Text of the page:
That was against laid down procedures. Last year, National Medical Commission (NMC) had issued guidelines requiring police to send medical negligence criminal complaints to the district medical council’s medical board. Before an arrest, experts must hear the case and the doctor’s defence must be heard.
But, as the Dausa tragedy showed, police does not comply, and the NMC seems powerless.
In her suicide note, Dr Sharma had written: “Don’t harass innocent doctors. ” That message should have had some effect on our politicians. But it didn’t.
Dr Raj Bahadur, vice-chancellor of Baba Farid University of Health Sciences in Punjab’s Faridkot district, was forced by Punjab health minister Chetan Singh Jouramajra to lie down on a damaged mattress in front of staff and patients. He resigned a few hours later.
Delhi-based Dr Rohan Krish nan, founding member of Feder ation of All India Medical Association (Faima), doesn’t mince words: “Politicians are so arrogant they forget the dignity, service and dedication of doctors’’.
This arrogance is obviously infectious. In Tamil Nadu, a medical officer was transferred out of Kanyakumari because the district collector reportedly didn’t like his body language. The transfer followed a five-hour review meeting held in May during which the collector, M Arvind, hauled up Dr Allan Major, in-charge of the Rashtriya Bal Swasthya Karyakram, for allegedly browsing on his phone.
“There should be an inquiry and the doctors should be given a chance to explain. Suspension and transfers can’t be done without due process,” says Tamil Nadu Government Doctors Association president, Dr K Senthil.
A doctor in Mohali’s medical college highlights a hazard doctors all over India have to cope with: people often drop names of local politicians and threaten doctors with reprisals if they don’t see the patient “on a priority”.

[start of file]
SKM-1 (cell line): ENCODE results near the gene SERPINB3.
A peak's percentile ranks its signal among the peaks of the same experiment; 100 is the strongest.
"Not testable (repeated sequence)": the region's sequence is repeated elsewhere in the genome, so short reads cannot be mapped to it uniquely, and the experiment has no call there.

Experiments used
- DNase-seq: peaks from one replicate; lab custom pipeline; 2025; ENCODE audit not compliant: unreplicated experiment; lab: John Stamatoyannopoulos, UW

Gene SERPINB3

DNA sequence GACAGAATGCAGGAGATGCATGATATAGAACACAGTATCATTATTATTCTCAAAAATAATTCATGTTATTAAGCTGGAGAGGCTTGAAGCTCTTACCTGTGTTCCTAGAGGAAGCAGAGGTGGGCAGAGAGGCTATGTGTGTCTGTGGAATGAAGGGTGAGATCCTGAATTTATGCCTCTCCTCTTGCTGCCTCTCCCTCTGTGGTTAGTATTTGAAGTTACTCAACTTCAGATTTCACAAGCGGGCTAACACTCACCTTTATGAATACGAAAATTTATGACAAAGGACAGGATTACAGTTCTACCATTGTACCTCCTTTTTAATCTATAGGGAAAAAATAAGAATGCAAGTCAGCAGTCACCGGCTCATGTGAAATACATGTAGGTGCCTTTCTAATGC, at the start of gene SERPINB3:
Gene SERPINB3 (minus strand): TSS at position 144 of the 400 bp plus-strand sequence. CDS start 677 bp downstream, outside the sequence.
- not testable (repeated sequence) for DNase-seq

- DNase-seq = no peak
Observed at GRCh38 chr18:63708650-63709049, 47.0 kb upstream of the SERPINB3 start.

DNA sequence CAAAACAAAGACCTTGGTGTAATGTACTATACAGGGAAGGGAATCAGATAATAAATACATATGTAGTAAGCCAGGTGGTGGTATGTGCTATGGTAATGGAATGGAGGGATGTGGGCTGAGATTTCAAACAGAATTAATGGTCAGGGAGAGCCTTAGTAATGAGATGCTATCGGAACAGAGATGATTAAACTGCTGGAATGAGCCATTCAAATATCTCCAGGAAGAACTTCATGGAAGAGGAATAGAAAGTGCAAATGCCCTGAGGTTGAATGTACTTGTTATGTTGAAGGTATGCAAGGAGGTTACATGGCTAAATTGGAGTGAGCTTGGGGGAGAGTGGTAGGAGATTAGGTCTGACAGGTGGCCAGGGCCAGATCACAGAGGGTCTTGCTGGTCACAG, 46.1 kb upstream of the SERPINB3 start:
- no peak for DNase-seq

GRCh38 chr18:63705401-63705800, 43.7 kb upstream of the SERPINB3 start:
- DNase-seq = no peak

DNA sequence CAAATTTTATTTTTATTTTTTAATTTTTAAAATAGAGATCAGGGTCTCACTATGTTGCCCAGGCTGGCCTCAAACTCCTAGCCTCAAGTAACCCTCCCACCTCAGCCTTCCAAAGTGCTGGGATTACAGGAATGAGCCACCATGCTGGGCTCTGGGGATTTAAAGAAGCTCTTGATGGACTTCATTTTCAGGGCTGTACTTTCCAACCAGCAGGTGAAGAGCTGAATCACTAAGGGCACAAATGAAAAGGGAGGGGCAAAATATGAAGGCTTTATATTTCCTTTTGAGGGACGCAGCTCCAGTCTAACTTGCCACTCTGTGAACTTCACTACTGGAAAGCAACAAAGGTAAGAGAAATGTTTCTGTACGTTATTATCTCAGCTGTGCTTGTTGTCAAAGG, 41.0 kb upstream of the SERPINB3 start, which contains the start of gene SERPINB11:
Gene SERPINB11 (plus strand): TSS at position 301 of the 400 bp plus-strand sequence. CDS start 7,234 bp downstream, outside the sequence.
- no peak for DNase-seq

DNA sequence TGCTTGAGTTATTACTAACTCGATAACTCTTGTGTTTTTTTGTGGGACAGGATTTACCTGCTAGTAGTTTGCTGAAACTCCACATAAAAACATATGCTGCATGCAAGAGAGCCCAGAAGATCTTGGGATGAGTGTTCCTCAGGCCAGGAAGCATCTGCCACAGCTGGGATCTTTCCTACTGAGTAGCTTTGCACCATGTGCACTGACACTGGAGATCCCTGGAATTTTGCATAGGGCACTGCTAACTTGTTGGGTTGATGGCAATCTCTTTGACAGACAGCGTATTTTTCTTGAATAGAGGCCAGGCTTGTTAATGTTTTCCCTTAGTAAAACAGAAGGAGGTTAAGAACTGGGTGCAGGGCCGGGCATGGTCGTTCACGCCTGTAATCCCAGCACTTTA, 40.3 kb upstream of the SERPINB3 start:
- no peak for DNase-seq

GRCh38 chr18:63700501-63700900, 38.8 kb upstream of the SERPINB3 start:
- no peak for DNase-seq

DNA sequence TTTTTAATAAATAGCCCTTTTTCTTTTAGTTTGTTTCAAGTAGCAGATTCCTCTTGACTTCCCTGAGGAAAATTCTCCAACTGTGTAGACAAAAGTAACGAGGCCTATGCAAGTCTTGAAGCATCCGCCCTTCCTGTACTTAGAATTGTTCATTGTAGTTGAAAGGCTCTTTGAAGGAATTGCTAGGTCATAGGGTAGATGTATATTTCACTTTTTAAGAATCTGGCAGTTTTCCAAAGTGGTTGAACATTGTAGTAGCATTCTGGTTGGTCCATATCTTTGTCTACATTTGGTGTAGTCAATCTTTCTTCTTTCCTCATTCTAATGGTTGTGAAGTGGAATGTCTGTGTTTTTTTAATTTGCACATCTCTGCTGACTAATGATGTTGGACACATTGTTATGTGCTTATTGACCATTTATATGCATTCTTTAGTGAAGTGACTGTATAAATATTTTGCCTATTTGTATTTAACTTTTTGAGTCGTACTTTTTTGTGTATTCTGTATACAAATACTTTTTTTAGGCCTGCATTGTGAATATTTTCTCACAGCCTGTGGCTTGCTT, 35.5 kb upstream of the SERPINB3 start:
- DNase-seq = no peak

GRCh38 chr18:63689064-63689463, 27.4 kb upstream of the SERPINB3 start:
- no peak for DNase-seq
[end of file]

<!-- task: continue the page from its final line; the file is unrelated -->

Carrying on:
Surgeon-activist-writer Dr Sanjay Nagral points to Mumbai, where the country’s richest civic corporation, the BMC, operates five medical colleges. But senior staff is at the beck and call of local netas. “Deans get their staff to comply with the demands of corporators or local politicians,’’ says Dr Nagral, who has worked with civic hospitals for decades. It gets worse. Corporators and their entourages have been known to enter deans’ offices or even sterile ICUs.
While every assault and humiliation is indefensible, does the sheer frequency of these incidents point to some systemic triggers? Experts are divided.
Healthcare, Heal Thyself?
The root of the problem, many experts believe, is India’ shortage of doctors and healthcare infrastructure in comparison to the population’s needs.
True. As per health ministry data, India has 13,08,009 allopathic doctors and 5. 65 lakh Ayush doctors, translating into a doctor: patient ratio of 1:834, better than the WHO’s standard of 1:1000. But most doctors are concentrated in urban areas and in the private healthcare system.
Pune-based Dr Abhay Shukla from Sathi (Support for Advocacy and Training to Health Initiatives) and author of ‘Dissenting Diagnosis’, says the violence
is a “systemic” problem. “We are always looking for a scapegoat because the system is understaffed and woefully inadequate. ” Usually, lower-level staff, in many cases resident doctors, are targeted for their inability to communicate or carry out grief counselling for relatives, Dr Shukla says.
Failure to communicate with empathy is identified as a reason by others. Dr Nagral says many young doctors these days are particularly insensitive when it comes to consoling grieving kin.
Some doctors blame the “corporatisation” of healthcare. An experienced practitioner from Mumbai, who spoke on the condition of anonymity, says: “You first privatised medical colleges where students pay crores to become doctors, then you allowed public private partnerships in which the private parties dictate terms, and now corporatisation of hospitals is being promoted. ”